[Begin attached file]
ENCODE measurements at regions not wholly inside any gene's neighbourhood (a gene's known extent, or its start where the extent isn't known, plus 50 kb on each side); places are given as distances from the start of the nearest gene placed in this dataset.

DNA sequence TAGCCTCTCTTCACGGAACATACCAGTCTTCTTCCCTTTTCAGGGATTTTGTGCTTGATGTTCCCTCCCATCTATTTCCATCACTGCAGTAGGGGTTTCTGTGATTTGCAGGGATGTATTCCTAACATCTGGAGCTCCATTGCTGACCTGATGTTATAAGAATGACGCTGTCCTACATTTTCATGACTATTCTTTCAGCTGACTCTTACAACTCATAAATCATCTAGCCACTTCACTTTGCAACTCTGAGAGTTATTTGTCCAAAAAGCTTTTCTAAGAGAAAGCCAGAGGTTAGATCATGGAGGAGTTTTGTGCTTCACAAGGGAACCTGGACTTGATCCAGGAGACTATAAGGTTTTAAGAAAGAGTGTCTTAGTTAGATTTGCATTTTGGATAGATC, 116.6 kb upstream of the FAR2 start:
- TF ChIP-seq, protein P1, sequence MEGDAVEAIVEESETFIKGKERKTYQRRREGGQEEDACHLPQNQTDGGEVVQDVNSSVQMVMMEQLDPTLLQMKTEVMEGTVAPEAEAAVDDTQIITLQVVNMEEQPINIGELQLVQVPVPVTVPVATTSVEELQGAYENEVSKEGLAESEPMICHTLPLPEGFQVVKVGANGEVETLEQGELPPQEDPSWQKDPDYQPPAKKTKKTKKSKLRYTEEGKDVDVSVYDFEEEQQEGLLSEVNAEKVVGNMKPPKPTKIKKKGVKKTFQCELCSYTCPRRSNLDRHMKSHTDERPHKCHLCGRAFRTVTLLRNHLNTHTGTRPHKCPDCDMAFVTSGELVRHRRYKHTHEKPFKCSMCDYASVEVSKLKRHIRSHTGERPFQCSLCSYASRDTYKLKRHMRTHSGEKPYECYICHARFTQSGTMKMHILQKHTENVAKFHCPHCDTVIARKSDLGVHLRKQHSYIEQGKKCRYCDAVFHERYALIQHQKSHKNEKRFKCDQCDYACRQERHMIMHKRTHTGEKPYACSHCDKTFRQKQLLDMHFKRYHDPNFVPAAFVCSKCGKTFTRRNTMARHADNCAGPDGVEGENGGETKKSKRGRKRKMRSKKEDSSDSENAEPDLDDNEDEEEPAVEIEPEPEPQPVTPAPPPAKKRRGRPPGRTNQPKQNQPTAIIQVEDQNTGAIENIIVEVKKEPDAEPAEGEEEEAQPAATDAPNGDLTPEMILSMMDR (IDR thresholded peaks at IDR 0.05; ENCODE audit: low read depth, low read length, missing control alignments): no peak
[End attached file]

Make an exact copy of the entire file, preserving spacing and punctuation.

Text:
ENCODE measurements at regions not wholly inside any gene's neighbourhood (a gene's known extent, or its start where the extent isn't known, plus 50 kb on each side); places are given as distances from the start of the nearest gene placed in this dataset.

DNA sequence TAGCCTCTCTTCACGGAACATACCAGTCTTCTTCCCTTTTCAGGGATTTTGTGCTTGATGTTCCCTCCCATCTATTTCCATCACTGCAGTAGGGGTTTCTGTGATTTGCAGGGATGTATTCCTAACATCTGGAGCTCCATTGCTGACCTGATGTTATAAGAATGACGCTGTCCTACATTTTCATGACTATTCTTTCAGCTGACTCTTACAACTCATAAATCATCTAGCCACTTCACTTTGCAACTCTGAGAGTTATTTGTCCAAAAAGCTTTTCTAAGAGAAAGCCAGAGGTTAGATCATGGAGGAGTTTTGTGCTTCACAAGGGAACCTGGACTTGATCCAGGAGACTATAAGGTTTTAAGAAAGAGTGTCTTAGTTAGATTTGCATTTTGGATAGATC, 116.6 kb upstream of the FAR2 start:
- TF ChIP-seq, protein P1, sequence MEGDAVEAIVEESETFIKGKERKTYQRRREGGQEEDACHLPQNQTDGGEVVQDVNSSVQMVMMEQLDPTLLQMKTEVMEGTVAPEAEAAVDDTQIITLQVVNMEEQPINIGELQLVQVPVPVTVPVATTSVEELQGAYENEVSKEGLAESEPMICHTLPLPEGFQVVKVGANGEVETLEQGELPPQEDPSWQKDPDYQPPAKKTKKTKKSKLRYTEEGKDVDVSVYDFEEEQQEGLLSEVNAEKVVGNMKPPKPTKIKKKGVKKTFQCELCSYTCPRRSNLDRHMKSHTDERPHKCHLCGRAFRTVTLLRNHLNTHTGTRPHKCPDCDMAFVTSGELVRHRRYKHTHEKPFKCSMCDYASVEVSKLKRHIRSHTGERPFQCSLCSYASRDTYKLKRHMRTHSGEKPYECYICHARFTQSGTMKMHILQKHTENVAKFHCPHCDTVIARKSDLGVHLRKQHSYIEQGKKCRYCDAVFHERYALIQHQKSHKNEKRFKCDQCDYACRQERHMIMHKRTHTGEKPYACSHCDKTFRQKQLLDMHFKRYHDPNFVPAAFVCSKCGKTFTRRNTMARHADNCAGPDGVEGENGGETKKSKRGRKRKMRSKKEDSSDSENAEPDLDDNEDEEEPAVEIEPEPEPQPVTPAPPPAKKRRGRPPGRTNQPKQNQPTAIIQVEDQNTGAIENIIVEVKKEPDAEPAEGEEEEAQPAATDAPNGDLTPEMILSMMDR (IDR thresholded peaks at IDR 0.05; ENCODE audit: low read depth, low read length, missing control alignments): no peak